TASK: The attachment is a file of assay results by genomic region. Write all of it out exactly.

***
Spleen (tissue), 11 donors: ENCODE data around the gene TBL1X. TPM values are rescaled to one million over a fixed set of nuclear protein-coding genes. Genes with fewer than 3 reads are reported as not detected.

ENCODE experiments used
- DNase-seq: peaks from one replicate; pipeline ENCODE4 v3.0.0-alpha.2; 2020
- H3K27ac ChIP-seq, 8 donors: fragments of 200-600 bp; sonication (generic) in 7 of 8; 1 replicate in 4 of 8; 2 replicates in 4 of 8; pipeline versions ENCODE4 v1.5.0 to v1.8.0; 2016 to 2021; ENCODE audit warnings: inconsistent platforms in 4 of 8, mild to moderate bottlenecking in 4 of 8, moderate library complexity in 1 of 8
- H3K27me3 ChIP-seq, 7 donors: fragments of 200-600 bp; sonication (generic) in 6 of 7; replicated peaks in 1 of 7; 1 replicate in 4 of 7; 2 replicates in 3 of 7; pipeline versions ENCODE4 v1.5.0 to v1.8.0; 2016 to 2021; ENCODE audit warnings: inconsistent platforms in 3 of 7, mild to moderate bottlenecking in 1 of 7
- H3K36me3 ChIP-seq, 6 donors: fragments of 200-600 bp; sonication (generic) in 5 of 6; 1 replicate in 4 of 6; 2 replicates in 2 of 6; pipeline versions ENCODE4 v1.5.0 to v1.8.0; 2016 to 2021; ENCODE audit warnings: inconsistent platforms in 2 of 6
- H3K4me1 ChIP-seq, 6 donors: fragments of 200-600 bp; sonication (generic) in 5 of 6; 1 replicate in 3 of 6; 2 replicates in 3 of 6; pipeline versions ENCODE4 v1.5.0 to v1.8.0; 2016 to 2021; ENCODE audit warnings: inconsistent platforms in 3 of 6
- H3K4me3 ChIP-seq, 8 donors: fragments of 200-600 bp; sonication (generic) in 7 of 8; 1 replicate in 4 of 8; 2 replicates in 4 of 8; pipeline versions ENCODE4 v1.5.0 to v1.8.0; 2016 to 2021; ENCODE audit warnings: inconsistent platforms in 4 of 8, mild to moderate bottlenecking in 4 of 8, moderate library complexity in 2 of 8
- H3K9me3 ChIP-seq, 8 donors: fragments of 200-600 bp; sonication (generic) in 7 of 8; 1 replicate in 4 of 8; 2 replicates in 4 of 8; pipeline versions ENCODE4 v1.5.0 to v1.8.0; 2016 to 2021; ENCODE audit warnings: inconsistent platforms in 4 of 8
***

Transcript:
Spleen (tissue), 11 donors: ENCODE data around the gene TBL1X. TPM values are rescaled to one million over a fixed set of nuclear protein-coding genes. Genes with fewer than 3 reads are reported as not detected.

ENCODE experiments used
- DNase-seq: peaks from one replicate; pipeline ENCODE4 v3.0.0-alpha.2; 2020
- H3K27ac ChIP-seq, 8 donors: fragments of 200-600 bp; sonication (generic) in 7 of 8; 1 replicate in 4 of 8; 2 replicates in 4 of 8; pipeline versions ENCODE4 v1.5.0 to v1.8.0; 2016 to 2021; ENCODE audit warnings: inconsistent platforms in 4 of 8, mild to moderate bottlenecking in 4 of 8, moderate library complexity in 1 of 8
- H3K27me3 ChIP-seq, 7 donors: fragments of 200-600 bp; sonication (generic) in 6 of 7; replicated peaks in 1 of 7; 1 replicate in 4 of 7; 2 replicates in 3 of 7; pipeline versions ENCODE4 v1.5.0 to v1.8.0; 2016 to 2021; ENCODE audit warnings: inconsistent platforms in 3 of 7, mild to moderate bottlenecking in 1 of 7
- H3K36me3 ChIP-seq, 6 donors: fragments of 200-600 bp; sonication (generic) in 5 of 6; 1 replicate in 4 of 6; 2 replicates in 2 of 6; pipeline versions ENCODE4 v1.5.0 to v1.8.0; 2016 to 2021; ENCODE audit warnings: inconsistent platforms in 2 of 6
- H3K4me1 ChIP-seq, 6 donors: fragments of 200-600 bp; sonication (generic) in 5 of 6; 1 replicate in 3 of 6; 2 replicates in 3 of 6; pipeline versions ENCODE4 v1.5.0 to v1.8.0; 2016 to 2021; ENCODE audit warnings: inconsistent platforms in 3 of 6
- H3K4me3 ChIP-seq, 8 donors: fragments of 200-600 bp; sonication (generic) in 7 of 8; 1 replicate in 4 of 8; 2 replicates in 4 of 8; pipeline versions ENCODE4 v1.5.0 to v1.8.0; 2016 to 2021; ENCODE audit warnings: inconsistent platforms in 4 of 8, mild to moderate bottlenecking in 4 of 8, moderate library complexity in 2 of 8
- H3K9me3 ChIP-seq, 8 donors: fragments of 200-600 bp; sonication (generic) in 7 of 8; 1 replicate in 4 of 8; 2 replicates in 4 of 8; pipeline versions ENCODE4 v1.5.0 to v1.8.0; 2016 to 2021; ENCODE audit warnings: inconsistent platforms in 4 of 8